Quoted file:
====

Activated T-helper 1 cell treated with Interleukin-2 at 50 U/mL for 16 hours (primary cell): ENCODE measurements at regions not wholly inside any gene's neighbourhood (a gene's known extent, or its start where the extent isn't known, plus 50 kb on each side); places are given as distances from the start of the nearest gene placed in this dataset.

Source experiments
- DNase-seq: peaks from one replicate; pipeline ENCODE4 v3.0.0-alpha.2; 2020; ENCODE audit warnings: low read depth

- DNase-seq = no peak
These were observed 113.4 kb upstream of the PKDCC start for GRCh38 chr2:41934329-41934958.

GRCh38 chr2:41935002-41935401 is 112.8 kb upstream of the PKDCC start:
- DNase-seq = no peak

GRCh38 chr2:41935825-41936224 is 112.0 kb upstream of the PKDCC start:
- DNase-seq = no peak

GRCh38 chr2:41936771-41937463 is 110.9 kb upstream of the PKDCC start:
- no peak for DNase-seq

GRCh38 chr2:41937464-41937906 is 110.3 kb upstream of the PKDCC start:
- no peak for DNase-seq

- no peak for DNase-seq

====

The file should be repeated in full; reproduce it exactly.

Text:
Activated T-helper 1 cell treated with Interleukin-2 at 50 U/mL for 16 hours (primary cell): ENCODE measurements at regions not wholly inside any gene's neighbourhood (a gene's known extent, or its start where the extent isn't known, plus 50 kb on each side); places are given as distances from the start of the nearest gene placed in this dataset.

Source experiments
- DNase-seq: peaks from one replicate; pipeline ENCODE4 v3.0.0-alpha.2; 2020; ENCODE audit warnings: low read depth

- DNase-seq = no peak
These were observed 113.4 kb upstream of the PKDCC start for GRCh38 chr2:41934329-41934958.

GRCh38 chr2:41935002-41935401 is 112.8 kb upstream of the PKDCC start:
- DNase-seq = no peak

GRCh38 chr2:41935825-41936224 is 112.0 kb upstream of the PKDCC start:
- DNase-seq = no peak

GRCh38 chr2:41936771-41937463 is 110.9 kb upstream of the PKDCC start:
- no peak for DNase-seq

GRCh38 chr2:41937464-41937906 is 110.3 kb upstream of the PKDCC start:
- no peak for DNase-seq

- no peak for DNase-seq